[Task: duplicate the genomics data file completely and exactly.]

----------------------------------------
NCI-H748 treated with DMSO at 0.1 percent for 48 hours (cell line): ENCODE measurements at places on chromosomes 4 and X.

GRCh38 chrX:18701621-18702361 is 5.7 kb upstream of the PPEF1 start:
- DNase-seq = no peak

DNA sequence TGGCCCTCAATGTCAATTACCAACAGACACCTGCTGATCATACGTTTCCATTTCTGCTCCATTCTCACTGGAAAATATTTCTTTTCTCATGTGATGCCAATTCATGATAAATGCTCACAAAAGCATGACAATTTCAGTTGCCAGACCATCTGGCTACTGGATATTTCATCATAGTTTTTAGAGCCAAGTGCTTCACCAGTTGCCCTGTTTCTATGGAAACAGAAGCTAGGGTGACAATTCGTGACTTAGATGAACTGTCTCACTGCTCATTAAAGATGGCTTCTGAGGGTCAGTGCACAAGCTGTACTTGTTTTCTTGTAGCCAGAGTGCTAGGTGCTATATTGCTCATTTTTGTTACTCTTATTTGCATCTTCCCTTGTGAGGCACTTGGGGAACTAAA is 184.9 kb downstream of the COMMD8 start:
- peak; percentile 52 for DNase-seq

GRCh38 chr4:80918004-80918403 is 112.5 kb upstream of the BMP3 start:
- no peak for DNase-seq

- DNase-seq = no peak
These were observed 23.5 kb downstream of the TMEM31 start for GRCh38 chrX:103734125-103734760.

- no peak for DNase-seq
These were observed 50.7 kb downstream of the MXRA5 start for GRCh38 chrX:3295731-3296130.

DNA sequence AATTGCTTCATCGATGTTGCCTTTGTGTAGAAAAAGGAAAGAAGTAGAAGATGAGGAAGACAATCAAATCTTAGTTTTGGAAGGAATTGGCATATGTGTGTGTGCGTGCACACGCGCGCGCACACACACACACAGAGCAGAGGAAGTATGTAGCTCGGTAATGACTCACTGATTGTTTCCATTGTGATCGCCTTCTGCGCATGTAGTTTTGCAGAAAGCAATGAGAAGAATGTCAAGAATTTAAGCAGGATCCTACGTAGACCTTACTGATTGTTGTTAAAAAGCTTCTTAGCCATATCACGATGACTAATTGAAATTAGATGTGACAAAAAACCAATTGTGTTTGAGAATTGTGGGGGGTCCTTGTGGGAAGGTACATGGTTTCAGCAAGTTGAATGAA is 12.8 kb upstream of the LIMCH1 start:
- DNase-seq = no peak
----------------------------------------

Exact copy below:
NCI-H748 treated with DMSO at 0.1 percent for 48 hours (cell line): ENCODE measurements at places on chromosomes 4 and X.

GRCh38 chrX:18701621-18702361 is 5.7 kb upstream of the PPEF1 start:
- DNase-seq = no peak

DNA sequence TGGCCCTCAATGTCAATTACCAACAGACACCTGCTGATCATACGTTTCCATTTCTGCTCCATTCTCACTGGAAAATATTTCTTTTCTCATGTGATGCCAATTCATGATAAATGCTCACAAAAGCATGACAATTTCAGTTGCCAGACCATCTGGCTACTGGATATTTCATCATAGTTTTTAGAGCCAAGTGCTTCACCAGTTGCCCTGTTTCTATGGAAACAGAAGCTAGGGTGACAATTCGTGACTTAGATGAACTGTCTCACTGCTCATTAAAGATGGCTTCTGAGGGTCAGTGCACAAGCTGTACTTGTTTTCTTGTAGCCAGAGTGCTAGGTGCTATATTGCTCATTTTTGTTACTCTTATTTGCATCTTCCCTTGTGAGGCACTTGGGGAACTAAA is 184.9 kb downstream of the COMMD8 start:
- peak; percentile 52 for DNase-seq

GRCh38 chr4:80918004-80918403 is 112.5 kb upstream of the BMP3 start:
- no peak for DNase-seq

- DNase-seq = no peak
These were observed 23.5 kb downstream of the TMEM31 start for GRCh38 chrX:103734125-103734760.

- no peak for DNase-seq
These were observed 50.7 kb downstream of the MXRA5 start for GRCh38 chrX:3295731-3296130.

DNA sequence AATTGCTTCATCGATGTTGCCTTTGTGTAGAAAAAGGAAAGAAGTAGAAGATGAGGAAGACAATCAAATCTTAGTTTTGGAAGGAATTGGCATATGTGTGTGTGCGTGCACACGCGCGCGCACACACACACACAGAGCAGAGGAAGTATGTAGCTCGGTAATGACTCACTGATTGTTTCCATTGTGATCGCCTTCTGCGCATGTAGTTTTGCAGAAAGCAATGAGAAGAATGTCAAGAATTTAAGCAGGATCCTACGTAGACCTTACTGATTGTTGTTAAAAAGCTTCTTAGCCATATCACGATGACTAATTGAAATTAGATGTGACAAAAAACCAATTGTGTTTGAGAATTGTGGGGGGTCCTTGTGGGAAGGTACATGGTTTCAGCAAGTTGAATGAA is 12.8 kb upstream of the LIMCH1 start:
- DNase-seq = no peak